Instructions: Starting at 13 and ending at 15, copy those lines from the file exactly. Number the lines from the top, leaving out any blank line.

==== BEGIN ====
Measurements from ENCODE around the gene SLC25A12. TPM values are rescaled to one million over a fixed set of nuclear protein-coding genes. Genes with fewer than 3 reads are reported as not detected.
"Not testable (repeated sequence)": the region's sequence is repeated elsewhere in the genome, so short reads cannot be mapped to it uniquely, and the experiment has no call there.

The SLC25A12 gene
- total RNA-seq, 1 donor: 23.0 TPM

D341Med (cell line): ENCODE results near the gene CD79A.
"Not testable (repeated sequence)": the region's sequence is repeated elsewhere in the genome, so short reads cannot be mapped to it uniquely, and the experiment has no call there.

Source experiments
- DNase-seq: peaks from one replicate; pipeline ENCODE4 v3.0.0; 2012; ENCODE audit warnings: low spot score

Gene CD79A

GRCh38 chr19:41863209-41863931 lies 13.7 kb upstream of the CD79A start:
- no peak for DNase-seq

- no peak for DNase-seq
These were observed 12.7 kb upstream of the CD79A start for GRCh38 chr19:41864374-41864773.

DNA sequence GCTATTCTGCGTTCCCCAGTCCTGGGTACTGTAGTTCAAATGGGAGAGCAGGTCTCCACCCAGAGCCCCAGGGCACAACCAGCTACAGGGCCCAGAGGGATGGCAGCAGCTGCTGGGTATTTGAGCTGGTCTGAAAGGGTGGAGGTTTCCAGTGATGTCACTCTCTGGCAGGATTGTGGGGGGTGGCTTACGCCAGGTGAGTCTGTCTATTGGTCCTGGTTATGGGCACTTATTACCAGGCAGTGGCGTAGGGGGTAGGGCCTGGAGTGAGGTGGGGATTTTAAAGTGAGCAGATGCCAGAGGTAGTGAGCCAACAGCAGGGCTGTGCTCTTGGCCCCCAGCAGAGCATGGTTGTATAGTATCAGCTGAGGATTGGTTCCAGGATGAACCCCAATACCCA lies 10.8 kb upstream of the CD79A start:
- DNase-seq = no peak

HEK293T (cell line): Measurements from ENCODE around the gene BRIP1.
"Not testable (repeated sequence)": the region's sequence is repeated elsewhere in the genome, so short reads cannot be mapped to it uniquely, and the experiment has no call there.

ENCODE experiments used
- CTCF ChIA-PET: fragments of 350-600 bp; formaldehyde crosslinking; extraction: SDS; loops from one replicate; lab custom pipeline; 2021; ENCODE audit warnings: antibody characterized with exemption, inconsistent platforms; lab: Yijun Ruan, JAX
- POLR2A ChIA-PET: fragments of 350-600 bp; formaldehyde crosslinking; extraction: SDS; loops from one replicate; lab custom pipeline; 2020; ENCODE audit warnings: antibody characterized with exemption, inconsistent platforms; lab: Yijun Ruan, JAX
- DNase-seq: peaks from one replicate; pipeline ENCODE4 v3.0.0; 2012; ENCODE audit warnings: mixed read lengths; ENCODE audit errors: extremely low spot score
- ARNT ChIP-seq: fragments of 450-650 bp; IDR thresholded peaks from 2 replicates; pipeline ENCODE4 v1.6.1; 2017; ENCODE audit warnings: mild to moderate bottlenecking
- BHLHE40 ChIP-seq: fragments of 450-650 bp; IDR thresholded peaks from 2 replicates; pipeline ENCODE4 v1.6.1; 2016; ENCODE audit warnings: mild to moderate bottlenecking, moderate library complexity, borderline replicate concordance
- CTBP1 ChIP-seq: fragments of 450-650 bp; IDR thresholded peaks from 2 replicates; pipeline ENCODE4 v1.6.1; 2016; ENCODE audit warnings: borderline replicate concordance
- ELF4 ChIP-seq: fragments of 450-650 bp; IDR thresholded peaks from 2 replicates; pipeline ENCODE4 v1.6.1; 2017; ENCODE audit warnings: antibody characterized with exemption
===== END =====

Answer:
These were observed 12.7 kb upstream of the CD79A start for GRCh38 chr19:41864374-41864773.

DNA sequence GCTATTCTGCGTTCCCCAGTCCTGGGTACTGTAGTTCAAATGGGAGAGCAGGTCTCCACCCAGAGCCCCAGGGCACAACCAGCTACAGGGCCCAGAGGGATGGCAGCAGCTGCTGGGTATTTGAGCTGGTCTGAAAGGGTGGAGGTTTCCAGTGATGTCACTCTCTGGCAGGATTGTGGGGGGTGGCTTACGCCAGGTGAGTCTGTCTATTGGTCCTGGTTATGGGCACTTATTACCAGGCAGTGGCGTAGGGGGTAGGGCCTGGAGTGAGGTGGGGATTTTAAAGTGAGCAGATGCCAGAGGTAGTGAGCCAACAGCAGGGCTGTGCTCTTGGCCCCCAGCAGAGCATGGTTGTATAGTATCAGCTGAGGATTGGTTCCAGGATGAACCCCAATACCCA lies 10.8 kb upstream of the CD79A start:
- DNase-seq = no peak